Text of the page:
Housetraining 101 for dogs, (c) 2009-2019 Frania Shelley-Grielen all rights reserved
How do you house train your dog? And what happens when house training is not working?
Recently, I heard from a client who lives on the Upper West Side. Taking advantage of a
holiday, my client and her 9-month-old puppy were at the parents for the long weekend.
However things were not going as planned and whatever success in housebreaking had
occurred in New York City was slipping away in suburbia, the dog had taken to hiding when
eliminating and everybody was unhappy. My advice on how to address the situation follows
(I have changed names to protect the innocent):
How frustrating for everyone! You are right in thinking that what Sammy is learning is
hat going potty in front of you or even when you are near by is a “no - no.”
For help with house training, first breathe (in, out, repeat often). Your pet is amazingly
skilled in reading you and your body language, if you are upset, uptight, angry or
frustrated this will come through loud and clear. (And no matter how upset that little
face looks at you in response, it is not because they understand they have done something
wrong, more they would like you so much not to be mad at them, please.) Do not, no
matter what, ever, ever scold Sammy in the act. Ever. You can pick him up (and should)
if you see him doing his business, be matter of fact and go directly outside with him. Even
if he is done with the act. Go outside place him on the ground and allow him to sniff and or
finish, praise and treat. Let "ignore the bad behavior reward the good behavior" become
your mantra followed by "direct and redirect". Think training for what you want the dog
to do rather than punishing for what you do not want them to do. In this scenario you
want the dog to indicate to you the desire to go outside for relief and to perform that
behavior there and not in the house.
Since Sammy is under the impression that he will get in trouble for eliminating while in
proximity to you or in locations you have caught him at it, in the past, you want to turn
this around. You can do this by, again removing all punishment, next by keeping Sammy
in his halter and leash at all times and attached to you. This way you will know when he
needs to go because you will be aware of his every movement. No reaction only a positive
one if he indicates needing to go out. Praise with a cue for this, "good out Sammy," etc. You
can tie his leash to your belt or loop it around your wrist. When I was housebreaking my
dog I used to sleep with the leash attached to my wrist. It works (this and more on house-
breaking and other help are in Ian Dunbar's How to Teach a New Dog Old Tricks. If there
is one dog owners' guide you need, this is the one).
Continue to walk Sammy frequently and on as close to a schedule as realistically possible.
If you walk Sammy and nothing happens do not put him down when you get home. Keep
him either attached to you on the leash or on your lap. Pay attention to the signals that he
has to go (squirming, fidgeting, etc.) and proceed directly outside. Use this weekend and
your proximity to being able to get outside quickly as remedial housebreaking 101.
When he does go, have a party for him, you have with you at all times the greatest rein-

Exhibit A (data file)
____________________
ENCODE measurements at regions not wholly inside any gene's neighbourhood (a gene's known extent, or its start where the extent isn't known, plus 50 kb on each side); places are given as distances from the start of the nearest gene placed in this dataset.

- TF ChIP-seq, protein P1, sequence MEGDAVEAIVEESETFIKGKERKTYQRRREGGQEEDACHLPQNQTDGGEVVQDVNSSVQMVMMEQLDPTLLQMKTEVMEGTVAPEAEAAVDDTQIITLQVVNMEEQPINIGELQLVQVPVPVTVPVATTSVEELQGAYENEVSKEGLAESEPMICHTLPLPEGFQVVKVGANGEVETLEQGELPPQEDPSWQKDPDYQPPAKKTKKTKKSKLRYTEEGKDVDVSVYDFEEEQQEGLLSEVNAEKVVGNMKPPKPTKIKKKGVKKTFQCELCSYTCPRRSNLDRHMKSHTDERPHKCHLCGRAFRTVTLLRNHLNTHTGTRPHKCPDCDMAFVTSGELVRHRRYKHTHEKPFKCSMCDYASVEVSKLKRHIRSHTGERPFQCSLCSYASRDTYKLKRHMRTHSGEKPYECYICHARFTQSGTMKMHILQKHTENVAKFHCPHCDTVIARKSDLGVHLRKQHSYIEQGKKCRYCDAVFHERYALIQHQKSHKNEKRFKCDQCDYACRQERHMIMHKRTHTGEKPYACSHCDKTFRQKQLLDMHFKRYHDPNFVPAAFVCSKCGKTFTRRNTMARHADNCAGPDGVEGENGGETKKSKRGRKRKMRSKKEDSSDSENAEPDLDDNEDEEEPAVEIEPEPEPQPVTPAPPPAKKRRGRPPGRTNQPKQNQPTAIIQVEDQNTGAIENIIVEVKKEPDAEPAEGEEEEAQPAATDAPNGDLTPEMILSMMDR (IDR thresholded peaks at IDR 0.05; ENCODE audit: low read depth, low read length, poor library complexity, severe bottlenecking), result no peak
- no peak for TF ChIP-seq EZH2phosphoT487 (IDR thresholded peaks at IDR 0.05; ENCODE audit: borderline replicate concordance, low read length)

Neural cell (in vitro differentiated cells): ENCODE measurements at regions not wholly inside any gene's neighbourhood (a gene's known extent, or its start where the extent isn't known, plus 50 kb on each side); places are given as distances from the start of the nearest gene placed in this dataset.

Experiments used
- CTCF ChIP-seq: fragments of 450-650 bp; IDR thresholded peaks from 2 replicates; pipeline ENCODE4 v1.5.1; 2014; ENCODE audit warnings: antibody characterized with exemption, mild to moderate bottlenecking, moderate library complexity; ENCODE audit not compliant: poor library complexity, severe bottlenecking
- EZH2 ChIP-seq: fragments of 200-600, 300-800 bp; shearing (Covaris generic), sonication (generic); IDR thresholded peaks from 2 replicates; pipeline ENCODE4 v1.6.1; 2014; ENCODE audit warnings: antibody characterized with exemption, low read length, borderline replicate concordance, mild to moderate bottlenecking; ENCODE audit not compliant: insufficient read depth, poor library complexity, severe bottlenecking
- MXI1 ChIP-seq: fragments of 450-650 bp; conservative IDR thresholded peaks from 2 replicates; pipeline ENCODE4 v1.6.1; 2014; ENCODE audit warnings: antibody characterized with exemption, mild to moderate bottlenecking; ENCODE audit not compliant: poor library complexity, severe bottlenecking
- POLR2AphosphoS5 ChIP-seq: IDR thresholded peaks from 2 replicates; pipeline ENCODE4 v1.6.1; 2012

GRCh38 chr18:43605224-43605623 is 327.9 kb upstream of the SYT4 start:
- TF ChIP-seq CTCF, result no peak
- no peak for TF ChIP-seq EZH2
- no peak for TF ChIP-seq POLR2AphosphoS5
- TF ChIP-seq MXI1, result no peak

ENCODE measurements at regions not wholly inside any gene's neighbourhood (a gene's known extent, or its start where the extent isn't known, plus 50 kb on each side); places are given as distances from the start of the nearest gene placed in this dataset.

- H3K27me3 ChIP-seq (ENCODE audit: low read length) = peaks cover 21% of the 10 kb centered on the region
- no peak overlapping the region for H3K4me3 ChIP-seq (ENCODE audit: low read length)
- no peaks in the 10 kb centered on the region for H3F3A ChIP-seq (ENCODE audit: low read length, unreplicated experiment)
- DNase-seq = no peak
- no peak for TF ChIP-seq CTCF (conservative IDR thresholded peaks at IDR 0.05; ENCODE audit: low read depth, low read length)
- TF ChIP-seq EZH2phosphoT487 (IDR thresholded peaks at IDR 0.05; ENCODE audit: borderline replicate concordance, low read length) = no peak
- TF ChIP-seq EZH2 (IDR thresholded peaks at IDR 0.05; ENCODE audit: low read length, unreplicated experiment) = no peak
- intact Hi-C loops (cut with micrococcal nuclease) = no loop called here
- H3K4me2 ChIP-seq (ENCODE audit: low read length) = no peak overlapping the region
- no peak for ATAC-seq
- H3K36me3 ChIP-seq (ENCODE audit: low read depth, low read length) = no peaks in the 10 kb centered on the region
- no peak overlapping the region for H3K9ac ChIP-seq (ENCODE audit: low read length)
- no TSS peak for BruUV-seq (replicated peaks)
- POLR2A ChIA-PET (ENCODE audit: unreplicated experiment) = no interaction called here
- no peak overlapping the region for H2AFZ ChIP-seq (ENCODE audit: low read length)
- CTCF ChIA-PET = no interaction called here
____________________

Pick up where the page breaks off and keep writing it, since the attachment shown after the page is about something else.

forcer; praise from you to him. Tell him the very second he begins to void what a fabulous
little man he is. “What a good wee outside Sammy!!!!” The great thing with all that loving
praise is the timing can be instantaneous, no fumbling for treats. And when you start with
the praise and a treat follows, that’s an added party favor. Whatever he likes best that you
can do outside together, do.
You can continue to leave wee-wee pads in the house but place them as close to the exit
doors as possible, front and yard doors (and in the "secret" spots he is now using).
Remember wee-wee pads are a training aid because they are grass scented, find as much
grass as possible along the sidewalks or street or yard.
When you are doing your frequent walks (and always, always right after a meal) try and
find locations where other dogs may have frequented -- the street in front of your parents'
home will work better than the backyard. Dogs are the most interested in the smells of
other dogs' urine and will "overmark," inspired by their past "performances." Make sure
your walk is long enough for several pees, even female dogs will urinate more than once if
given the opportunity. A voided bladder is a good thing especially when house training.
A good sniff around the block is a good distance for exercise, smells and the distraction or
two for excitement. And because Sammy is quite distracted by squirrels, which you can
use to your advantage, get him focused on a few so he expends a ton of energy (another
"motivator") and then pick him up and walk where there are less squirrel distractions and
he can focus on business.
Start now re-educating him, the more you work this the more it will work. Give Sammy a
big hug and kiss from me.
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Think training for what you want
the dog to do rather than punish-
ing for what you do not want
them to do. In this scenario you
want the dog to indicate to you
the desire to go outside for relief
and to perform that behavior
there." Reward that when it
copyright Frania Shelley-Grielen
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